If you define “favourite restaurant” as the place that you eat at most often, then Shanghai Renjia would be our family’s favourite restaurant. My kids have literally grown up eating there and we would be there at least once or twice a month.
I first discovered them in 2007 while on reservist at Nee Soon Camp. At that time, they were at their old location along Upper Thomson road just down the road from camp. I was immediately impressed at how much passion Anthony Zhang had for his food. At the time, he was the only one I knew of that was making shen jian bao the proper way — by shallow frying freshly made dumplings in a covered pan so that the bottom is fried while the top is steamed at the same time. Most restaurants simply pan fry pre-steamed baos to crisp the bottom as it was much easier to do it that way.
Anthony had arrived in Singapore to work at a flour mill and when he left the job, he had to find other means of making remaining in Singapore. That was when he decided to opened a restaurant selling the dishes he enjoyed while growing up. They had to close for a few years when their lease was up but fortunately, they eventually found a new location in Ang Mo Kio where they have been serving their dishes for the last 6 years.
For many years our family favorites were the Xiao Long Bao, spring-rolls, pork chop noodles and fried eggs. But recently, new dishes have started appearing on the menu which have become new “must order” dishes!
The inspiration behind the new dishes comes from their son, Steven who decided to join the family restaurant after earning his honours degree in chemical engineering at NUS. He has been working full time at the restaurant for two years now, but it’s only recently that dad has allowed him to showcase his own dishes. He jokingly told me that he had to pay his dues before dad would allow him to make changes to the menu!
I am not sure if cooking can be considered “Chemical Engineering” but the straight A Hwa Chong alumnus is doing a great job in creating new dishes that represent the next generation of Shanghainese cuisine.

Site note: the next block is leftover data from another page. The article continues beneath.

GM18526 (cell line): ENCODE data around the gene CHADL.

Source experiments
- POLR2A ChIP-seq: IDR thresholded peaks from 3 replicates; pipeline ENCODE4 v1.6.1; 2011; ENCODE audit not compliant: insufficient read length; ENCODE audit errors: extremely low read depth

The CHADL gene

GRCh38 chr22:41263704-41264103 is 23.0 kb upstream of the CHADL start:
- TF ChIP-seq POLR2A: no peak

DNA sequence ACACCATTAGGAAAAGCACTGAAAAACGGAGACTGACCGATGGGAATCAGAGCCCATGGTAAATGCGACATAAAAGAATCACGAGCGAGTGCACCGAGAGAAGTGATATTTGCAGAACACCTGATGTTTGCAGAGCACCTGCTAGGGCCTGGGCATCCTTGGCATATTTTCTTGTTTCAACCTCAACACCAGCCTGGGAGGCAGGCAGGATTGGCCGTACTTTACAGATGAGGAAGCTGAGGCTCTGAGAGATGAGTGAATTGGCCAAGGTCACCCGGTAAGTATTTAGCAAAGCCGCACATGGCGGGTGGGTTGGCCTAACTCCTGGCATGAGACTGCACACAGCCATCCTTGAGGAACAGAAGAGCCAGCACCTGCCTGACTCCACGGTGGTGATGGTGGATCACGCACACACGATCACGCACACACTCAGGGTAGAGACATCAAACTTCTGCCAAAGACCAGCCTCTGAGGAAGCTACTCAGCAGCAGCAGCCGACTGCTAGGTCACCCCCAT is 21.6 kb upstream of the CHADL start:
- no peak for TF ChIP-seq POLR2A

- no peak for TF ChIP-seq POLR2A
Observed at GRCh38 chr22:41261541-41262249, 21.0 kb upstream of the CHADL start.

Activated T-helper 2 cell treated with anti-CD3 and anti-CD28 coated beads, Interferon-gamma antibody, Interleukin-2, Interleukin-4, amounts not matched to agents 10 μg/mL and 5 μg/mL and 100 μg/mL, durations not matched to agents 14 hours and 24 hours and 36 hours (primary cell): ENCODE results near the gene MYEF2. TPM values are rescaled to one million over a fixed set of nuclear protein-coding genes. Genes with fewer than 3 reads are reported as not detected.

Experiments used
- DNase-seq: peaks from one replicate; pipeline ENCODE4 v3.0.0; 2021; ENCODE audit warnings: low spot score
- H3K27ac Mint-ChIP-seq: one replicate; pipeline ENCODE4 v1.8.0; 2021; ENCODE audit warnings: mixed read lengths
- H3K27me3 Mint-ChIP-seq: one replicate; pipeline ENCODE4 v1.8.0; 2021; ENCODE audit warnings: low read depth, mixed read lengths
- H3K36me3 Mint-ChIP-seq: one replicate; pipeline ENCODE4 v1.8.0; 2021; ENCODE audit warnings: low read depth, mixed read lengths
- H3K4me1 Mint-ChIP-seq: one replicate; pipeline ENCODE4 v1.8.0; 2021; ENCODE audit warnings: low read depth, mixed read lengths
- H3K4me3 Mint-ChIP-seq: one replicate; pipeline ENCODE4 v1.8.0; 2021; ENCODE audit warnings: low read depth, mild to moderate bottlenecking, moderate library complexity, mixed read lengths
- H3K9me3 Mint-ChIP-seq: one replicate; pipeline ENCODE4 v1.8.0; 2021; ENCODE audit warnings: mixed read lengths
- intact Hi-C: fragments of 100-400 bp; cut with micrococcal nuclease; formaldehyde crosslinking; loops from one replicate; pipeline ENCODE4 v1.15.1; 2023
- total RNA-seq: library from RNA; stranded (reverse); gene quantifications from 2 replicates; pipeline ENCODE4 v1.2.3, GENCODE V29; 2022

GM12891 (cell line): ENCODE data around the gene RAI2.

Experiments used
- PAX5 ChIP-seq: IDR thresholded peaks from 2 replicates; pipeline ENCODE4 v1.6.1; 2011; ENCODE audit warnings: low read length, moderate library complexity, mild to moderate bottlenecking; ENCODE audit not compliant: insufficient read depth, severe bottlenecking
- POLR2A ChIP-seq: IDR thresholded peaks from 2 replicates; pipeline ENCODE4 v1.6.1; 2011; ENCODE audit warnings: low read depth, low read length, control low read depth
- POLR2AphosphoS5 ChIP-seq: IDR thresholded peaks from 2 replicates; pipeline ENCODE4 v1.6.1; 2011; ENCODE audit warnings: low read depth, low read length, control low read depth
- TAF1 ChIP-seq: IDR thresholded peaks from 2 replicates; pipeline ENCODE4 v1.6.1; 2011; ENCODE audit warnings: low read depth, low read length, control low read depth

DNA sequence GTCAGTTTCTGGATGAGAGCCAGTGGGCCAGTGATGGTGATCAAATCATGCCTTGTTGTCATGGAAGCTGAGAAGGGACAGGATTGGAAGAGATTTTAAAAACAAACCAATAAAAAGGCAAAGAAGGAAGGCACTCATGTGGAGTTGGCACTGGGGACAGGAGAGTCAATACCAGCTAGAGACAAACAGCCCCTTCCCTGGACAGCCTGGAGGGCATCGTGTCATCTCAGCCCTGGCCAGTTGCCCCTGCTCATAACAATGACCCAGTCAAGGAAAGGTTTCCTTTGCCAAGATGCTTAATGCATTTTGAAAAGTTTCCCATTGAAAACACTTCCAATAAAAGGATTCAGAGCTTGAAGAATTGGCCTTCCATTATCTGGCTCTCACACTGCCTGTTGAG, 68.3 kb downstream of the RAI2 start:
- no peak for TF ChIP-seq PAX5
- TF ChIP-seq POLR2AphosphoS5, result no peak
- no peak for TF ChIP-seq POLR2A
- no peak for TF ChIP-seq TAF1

His latest dish is a shen jian bao which is so full of soup that it literally explodes when you bite into it! This new style shen jian bao is currently very popular in Shanghai and was made famous by Yang’s Dumplings which started the trend more than two decades ago. Shen jian bao has been a Shanghainese staple for years, but its popularity had been waning in the 90’s as it took a lot of effort to make. It took a new generation entrepreneur, Xiao Yang, to re-engineer the shen jian bao to make it hip again.
The new dumplings differ from the traditional version in that they hold more soup and are fried upside down. In order to do this, the recipe for the skin of the bao had to be modified so that it doesn’t absorb the soup, yet remain fluffy on top and crunchy at the bottom.
These dumplings are a real a joy to eat! They combine the soupiness of a xiao long bao with the fluffiness of a steamed bun and the crunch of a guo tie! One of the biggest reasons we love to eat at Shanghai Renjia is that they insist on using quality ingredients to make their dishes. They use only fresh lean pork and would take the trouble of removing the blood vessels and sinew before mincing it themselves. I have eaten there for years and the minced pork filling is always fragrant and never too fatty. It is so good that for years Anthony had refused to provide black vinegar as a dip as he insists that you really don’t need it to mask any off-putting porky stench. However, our new generation restauranteur has been more accommodating and now they do provide black vinegar if you ask for it! (I don’t think you need it) 4.6/5
The other new creation by Steven is a fried wanton that is a cross between a guo tie and a boiled wanton. This dish was introduced last year and it has become one of our “must order” dishes there.
Steven recalls that as a young kid growing up in Shanghai, they would often eat a dish of cold noodles and wonton. Sometimes to warm the dish up, he wantons would be deep fried. So he started experimenting with deep fried wantons. At the same time, many customers were also asking for guo tie (pot stickers) and that was when he decided to shallow fry the wantons so that it has a crispy base and a chewy top!
The skin of the wanton is quite unique. Unlike the typical wanton skin, it is made without kee (alkali) and so the texture and flavour of the skin is quite different. The crunch at the bottom is more papery while the top is chewy like a xiao long bao skin and it’s drizzled with a delicious sweet vinegar sauce which helps to cut through all the fat. It’s a very unique wanton which you won’t find anywhere else! 4.5/5
Restaurants like Shanghai Renjia are real gems and honestly, I am quite hesitant to write this post as it may mean that I won’t be able to get a seat in their tiny restaurant. However, Steven is doing a great job at creating new dishes and I think it is only fair that he gets some recognition for his effort! Just one piece of advise before you start heading there. Do ring up and reserve your table first and be prepared to wait for your food as they make everything fresh so sometimes it does take a while for the food to arrive.
Their xiao long bao, springrolls, fried eggs and noodles are also excellent! You can read about them in my previous post.